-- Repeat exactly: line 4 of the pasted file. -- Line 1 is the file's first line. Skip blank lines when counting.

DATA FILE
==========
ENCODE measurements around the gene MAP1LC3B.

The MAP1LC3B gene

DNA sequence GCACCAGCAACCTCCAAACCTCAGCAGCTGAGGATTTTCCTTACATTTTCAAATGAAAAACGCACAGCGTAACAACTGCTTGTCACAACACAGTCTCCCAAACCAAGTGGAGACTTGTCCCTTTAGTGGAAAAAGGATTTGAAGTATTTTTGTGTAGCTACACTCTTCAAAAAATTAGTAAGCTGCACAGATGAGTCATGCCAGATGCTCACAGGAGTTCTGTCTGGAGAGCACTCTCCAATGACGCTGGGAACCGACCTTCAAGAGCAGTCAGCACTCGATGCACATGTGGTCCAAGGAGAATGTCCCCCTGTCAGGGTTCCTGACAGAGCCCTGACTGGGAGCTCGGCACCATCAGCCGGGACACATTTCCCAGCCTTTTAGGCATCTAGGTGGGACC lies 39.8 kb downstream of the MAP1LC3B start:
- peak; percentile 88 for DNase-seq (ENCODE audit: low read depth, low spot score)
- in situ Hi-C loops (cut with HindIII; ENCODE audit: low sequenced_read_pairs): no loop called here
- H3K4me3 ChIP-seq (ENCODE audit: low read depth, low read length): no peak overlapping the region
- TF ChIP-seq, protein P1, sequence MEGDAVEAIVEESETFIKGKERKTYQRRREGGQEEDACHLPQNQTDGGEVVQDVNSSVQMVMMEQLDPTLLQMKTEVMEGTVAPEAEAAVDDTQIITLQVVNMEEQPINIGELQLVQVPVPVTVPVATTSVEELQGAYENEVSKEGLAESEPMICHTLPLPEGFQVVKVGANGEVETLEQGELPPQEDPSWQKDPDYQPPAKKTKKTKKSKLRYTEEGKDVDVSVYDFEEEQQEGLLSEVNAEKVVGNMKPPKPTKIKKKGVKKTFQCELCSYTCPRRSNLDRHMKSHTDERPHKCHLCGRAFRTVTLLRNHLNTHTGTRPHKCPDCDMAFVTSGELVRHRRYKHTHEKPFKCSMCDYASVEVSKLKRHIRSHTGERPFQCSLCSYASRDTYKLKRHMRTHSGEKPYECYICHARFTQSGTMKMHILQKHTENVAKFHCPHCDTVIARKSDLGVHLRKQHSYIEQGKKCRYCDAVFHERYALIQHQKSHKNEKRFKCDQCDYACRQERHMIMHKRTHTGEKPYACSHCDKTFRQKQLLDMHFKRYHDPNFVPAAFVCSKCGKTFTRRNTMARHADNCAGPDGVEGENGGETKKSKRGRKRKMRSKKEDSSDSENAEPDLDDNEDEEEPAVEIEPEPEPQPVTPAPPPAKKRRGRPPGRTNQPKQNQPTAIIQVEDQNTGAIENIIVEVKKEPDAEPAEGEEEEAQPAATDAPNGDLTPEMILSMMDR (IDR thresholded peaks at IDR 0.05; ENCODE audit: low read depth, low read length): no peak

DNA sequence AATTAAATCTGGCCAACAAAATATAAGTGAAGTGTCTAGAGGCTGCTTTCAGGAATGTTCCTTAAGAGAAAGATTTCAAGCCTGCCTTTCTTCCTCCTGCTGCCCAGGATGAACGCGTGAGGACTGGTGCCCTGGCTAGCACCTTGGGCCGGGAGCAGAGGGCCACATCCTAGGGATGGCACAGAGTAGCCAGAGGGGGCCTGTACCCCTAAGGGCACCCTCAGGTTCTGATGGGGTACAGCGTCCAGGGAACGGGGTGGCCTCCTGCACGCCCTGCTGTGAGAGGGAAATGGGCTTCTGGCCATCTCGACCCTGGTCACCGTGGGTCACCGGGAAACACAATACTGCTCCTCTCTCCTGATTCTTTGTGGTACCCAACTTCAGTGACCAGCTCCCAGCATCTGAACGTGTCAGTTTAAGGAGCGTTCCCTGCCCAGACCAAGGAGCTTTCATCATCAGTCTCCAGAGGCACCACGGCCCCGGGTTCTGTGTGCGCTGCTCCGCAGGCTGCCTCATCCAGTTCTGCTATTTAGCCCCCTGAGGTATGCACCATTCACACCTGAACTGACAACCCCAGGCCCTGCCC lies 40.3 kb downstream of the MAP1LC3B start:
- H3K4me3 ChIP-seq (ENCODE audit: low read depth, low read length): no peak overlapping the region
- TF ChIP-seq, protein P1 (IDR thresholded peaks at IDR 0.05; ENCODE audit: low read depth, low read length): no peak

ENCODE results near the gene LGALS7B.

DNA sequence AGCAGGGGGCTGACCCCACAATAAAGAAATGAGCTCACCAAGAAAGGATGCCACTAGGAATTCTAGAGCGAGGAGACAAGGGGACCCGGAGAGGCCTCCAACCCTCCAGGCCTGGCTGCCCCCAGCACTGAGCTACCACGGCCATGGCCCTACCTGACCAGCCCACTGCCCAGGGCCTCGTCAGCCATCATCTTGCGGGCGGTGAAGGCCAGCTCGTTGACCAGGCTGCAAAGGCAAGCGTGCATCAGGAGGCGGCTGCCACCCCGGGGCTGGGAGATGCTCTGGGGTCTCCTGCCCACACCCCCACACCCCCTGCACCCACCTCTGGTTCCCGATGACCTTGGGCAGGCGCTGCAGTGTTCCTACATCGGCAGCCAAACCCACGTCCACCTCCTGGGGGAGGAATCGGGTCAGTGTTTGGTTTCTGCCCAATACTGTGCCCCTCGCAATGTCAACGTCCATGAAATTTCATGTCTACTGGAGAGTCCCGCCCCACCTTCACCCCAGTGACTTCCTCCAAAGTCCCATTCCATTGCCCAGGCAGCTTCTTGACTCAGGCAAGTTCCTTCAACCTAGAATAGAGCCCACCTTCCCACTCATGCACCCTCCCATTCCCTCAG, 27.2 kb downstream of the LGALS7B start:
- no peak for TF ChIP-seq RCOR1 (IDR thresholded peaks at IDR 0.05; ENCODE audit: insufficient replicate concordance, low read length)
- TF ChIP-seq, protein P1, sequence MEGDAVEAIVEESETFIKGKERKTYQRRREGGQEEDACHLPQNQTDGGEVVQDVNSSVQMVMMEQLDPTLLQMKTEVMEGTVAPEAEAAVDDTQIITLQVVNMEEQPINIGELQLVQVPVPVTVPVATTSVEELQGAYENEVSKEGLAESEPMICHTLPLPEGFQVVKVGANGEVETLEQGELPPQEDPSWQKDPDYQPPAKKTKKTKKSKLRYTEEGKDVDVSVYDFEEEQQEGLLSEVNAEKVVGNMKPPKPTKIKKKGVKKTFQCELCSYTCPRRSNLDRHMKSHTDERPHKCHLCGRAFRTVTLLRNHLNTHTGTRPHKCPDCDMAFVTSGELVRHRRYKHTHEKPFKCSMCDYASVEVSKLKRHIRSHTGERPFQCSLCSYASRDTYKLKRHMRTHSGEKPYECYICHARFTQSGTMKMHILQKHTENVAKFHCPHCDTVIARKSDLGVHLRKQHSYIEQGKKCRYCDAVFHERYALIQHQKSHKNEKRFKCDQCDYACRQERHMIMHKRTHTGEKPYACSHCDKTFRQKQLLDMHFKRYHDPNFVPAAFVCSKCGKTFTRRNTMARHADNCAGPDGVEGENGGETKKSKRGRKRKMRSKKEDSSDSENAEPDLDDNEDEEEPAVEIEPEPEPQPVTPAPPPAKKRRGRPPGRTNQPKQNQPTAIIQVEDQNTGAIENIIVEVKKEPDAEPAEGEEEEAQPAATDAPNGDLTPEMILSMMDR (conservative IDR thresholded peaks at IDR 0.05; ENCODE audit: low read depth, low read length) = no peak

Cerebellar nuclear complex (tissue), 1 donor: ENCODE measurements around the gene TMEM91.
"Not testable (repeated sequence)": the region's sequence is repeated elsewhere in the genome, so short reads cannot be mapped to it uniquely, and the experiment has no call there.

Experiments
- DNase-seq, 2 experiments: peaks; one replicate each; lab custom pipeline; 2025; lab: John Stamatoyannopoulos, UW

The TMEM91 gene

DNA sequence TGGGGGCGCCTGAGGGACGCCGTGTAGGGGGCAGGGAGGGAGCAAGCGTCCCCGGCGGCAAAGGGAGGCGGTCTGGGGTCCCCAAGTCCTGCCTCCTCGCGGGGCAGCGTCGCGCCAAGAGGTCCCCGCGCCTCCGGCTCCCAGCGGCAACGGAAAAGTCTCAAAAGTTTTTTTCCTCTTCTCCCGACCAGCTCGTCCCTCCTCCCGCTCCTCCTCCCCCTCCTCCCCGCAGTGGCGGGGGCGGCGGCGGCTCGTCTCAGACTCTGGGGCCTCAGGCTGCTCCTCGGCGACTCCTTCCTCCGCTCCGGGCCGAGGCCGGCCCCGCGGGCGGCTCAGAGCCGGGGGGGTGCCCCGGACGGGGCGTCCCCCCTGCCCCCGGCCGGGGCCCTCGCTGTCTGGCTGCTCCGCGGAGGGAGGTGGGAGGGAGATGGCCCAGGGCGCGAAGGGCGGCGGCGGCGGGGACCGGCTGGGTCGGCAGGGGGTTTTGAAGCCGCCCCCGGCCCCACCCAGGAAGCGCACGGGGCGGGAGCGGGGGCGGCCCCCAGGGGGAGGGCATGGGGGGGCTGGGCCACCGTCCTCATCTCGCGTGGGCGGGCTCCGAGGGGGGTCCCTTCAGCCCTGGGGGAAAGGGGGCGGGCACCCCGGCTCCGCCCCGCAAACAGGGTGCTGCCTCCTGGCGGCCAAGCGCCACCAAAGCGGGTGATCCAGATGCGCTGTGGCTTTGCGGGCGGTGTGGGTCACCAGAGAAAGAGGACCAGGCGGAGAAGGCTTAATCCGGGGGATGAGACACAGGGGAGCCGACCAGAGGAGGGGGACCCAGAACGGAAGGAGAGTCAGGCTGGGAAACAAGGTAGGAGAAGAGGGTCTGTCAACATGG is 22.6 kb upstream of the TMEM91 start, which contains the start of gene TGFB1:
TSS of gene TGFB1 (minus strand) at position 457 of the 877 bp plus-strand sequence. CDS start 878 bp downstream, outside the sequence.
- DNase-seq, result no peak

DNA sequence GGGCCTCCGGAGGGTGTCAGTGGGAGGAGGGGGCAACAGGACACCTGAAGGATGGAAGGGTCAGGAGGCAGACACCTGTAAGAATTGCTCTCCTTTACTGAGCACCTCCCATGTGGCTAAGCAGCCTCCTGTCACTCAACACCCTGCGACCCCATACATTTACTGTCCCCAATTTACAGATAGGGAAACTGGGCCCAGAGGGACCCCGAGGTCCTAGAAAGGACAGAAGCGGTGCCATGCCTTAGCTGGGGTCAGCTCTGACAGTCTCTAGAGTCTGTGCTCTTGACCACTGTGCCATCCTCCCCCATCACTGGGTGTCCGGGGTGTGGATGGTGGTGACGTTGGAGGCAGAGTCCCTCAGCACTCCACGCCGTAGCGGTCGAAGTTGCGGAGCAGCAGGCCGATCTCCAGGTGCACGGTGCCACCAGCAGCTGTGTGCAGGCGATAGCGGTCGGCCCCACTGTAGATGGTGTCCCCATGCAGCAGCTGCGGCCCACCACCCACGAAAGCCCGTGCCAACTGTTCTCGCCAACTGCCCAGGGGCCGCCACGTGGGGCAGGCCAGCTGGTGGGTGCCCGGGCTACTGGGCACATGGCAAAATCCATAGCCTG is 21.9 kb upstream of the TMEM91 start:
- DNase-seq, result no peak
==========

- peak; percentile 88 for DNase-seq (ENCODE audit: low read depth, low spot score)